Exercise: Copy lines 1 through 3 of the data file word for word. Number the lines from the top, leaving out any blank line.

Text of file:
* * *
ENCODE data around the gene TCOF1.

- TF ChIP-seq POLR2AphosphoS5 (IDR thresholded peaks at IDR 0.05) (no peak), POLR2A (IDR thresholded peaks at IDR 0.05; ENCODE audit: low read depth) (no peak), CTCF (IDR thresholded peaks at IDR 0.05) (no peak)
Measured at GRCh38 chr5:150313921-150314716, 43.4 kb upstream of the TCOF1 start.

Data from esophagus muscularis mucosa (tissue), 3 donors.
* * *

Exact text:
ENCODE data around the gene TCOF1.

- TF ChIP-seq POLR2AphosphoS5 (IDR thresholded peaks at IDR 0.05) (no peak), POLR2A (IDR thresholded peaks at IDR 0.05; ENCODE audit: low read depth) (no peak), CTCF (IDR thresholded peaks at IDR 0.05) (no peak)
Measured at GRCh38 chr5:150313921-150314716, 43.4 kb upstream of the TCOF1 start.